So, last week, we talked about different places you can go to get local produce; farms, farmer’s markets, community gardens. But, if those aren’t options in your area, there are some other options. Namely, CSAs/Produce Delivery and home gardening.
Now, none of are currently participating in a CSA (Community Supported Agriculture) share, but it’s an idea we fully support. CSAs have some risk, in that if the crops don’t do as well as expected, your return on investment might not be as high. But, a worthy risk in that it supports your local agricultural system. And fun bonus? You’ll get to know fruits and veggies you’ve never met before (some of which look like aliens. I’m looking at you, kohlrabi.)
The newest thing in local produce seems to be delivery. We’ve got chicks on both coasts getting boxes of fresh veg!
When we first started this quest toward healthy eating, we were looking into joining a CSA. During my investigation, I stumbled across Farm Fresh to You, a home delivery company that drops farm fresh veggies and fruits directly on your doorstep. You can pick how big of a box you need, when, where, and how often it’s delivered, and you can even look up online exactly which farm your food is coming from.
I love, love, love being able to customize my box, especially because there are a bunch of picky eaters in this house.
I also love that every Tuesday morning there’s a box on my doorstep, because, well, I’m busy (read lazy) and I really hate grocery shopping.
As an added bonus, there’s always a couple recipes included with the invoice that incorporates produce you picked for your box. How considerate is that?!?
Listen, I’d love to have a home garden, but my thumb is as black as tar. I am barely keeping the basil plant in the window alive at this point. So, what’s a busy (and gardening challenged) lady like myself to do when I want fresh produce?
Get it delivered!
Like Cam, I can customize my basket. I can substitute out things I don’t like, and I can add on things like fresh eggs and bread. And bacon, I’m just saying.
As much as I’d love to do a CSA, this is my preferred method of supporting my local growing community. Each week, they tell me where all my produce comes from, and give some recipes for the lesser know veggies. Like these…
And there’s no risk. I can cancel for the week when I go on vacation, or take a break from delivery if I’m not going to be home to cook much for a while. If you can find a produce delivery company in your area, I highly recommend checking it out!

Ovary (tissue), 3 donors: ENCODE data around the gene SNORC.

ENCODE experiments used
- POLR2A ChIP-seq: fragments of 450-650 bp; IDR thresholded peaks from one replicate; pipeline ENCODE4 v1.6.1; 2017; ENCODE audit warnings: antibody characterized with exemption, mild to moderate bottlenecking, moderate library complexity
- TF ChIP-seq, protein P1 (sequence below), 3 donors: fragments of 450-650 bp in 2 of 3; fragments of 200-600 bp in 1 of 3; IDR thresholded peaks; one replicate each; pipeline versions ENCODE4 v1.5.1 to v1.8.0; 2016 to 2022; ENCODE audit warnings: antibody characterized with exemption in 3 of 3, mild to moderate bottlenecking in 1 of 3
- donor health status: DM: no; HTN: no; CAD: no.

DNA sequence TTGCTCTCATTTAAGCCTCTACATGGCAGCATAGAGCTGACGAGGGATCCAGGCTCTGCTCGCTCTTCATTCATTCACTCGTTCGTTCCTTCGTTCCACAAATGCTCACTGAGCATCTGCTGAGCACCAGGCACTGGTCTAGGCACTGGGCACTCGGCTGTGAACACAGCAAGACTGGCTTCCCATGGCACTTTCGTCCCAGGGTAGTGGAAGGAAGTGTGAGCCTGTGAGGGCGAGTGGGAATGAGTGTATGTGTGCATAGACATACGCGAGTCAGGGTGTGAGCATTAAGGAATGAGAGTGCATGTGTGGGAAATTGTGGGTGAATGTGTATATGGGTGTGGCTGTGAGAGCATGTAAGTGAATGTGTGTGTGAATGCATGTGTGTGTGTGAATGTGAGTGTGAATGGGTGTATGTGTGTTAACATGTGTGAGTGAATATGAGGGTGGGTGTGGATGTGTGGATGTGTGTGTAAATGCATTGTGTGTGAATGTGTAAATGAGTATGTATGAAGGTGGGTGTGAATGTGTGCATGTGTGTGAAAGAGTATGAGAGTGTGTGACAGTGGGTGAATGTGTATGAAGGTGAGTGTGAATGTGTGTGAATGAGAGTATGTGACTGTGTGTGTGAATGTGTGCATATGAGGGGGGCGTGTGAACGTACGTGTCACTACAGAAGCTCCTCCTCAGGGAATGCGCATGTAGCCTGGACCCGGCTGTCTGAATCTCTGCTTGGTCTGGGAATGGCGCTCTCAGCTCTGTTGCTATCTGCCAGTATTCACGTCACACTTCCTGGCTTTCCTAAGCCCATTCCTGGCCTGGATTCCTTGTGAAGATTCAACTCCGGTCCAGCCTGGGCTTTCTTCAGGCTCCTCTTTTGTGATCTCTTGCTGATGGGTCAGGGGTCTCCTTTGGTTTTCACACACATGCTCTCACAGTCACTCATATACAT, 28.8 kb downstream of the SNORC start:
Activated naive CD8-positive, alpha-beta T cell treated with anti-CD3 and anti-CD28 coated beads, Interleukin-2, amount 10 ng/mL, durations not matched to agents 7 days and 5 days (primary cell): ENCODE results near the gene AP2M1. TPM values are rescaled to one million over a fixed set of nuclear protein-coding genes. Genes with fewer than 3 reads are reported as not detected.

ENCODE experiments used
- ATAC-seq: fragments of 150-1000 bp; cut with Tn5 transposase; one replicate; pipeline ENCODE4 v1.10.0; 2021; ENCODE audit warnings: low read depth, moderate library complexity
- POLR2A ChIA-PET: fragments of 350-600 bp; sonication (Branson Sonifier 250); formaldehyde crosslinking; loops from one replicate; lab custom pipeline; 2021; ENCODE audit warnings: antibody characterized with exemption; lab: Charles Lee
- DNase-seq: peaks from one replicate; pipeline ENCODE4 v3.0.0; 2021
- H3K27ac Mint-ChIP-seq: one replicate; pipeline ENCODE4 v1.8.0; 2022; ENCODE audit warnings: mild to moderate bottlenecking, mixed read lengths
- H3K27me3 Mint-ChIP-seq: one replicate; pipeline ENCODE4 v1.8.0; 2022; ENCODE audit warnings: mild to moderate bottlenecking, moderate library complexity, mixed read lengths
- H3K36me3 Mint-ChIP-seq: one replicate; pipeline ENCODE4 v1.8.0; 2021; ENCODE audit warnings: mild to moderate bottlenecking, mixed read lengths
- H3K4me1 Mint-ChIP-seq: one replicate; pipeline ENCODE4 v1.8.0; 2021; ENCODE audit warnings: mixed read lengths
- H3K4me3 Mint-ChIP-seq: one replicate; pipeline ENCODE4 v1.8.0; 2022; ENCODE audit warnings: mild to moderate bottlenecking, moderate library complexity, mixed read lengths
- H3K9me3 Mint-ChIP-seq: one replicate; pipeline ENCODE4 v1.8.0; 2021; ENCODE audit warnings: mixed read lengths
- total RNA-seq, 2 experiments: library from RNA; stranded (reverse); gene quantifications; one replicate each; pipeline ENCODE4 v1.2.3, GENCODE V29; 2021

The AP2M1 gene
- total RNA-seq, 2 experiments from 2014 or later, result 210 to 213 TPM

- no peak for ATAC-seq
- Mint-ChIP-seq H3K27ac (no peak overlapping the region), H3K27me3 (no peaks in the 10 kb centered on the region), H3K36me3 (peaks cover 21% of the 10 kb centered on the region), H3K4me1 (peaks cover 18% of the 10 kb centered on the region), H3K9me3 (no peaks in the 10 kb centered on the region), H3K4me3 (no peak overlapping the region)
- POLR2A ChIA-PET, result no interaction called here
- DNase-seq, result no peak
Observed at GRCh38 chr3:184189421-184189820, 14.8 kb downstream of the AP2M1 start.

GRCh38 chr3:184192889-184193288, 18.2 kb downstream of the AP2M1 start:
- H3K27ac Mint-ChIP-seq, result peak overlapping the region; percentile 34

We do have a couple of green thumbs in our group, though!
Hubs and I love to garden. We have a full acre and typically plant a 25 foot-by-25-foot garden in the backyard each spring. Hubs grew up on a farm and harvesting a garden each year is among his favorite activities.
Zucchini, tomatoes, broccoli, peppers, green beans and parsley are our favorites. Just ask the neighborhood rabbits…and squirrel…and deer.
Until we add a substantial fence, we decided not to plant. It’s a lot of work for few results in recent years, so we decided to table it this year.
“What’s the definition of insanity?” my husband asked. “Doing the same thing over and over and expecting different results.”
It was a tough call, but it’s where we are just now. To get our fresh veggie fix, we head regularly to Rochester’s Public Market or my beloved Wegmans for delicious, local produce. And our dear neighbor has been generous enough to share his CSA share with us. We loved what we’ve tried (SNAP PEAS!!!) and find it fabulous that each share was in the ground just hours before we cart it home.
If we don’t have our fence installed by next spring, we’ll definitely be signing up for the CSA!
Fresh food options in my local vicinity are much harder to find than one might assume. My area is very agricultural, and generally, pretty active and health conscious. My little town has a farmers market, but it seems to be one-half food and one-half handmade crafts, and I’m not talking about honey or jam.
No one delivers out here in the not so boonies so a CSA or organic service are not options. I could get in my car and drive 10 miles east to buy the freshest seasonal fare, but that seems like it’s missing the point. I heard on NPR that eating local meant eating food that comes from within a 10 miles radius of your home. There’s a Whole Foods three miles from my office, but at my house we call it Whole Paycheck. If we wanted to eat organic and healthy and conveniently, there was one solution left.
Welcome to my home garden! I’ve never gardened before. I really have no idea what I’m doing and am relying on my husband because he has some experience in this realm of food growing. First, we built raised bed boxes.
Next, we scored some fantastic compost from a local farm for TEN BUCKS. My husband and I were ridiculously excited about it and repeatedly called it beautiful.
Then, we ran to Home Depot to buy some plants and seeds. Since it’s late in the season, we focused on fall harvest plants. We also did some homework on companion planting and had a loose plan before going shopping. We decided on cucumber, zucchini, three kinds of peppers, carrots, broccoli, a blueberry bush, a slew of herbs, and bed dedicated to bee-attracting wildflowers.
I’m SO excited to see how this works out and hope that in a few weeks, I can just go in the backyard to pick my salad greens and smoothie berries. I bet they will be the best greens and berries in the history of ever!
Do you garden? Get produce delivery? Have a CSA share? Tell us about it! And next week, we’ll give one last look into how we eat local. Enjoy!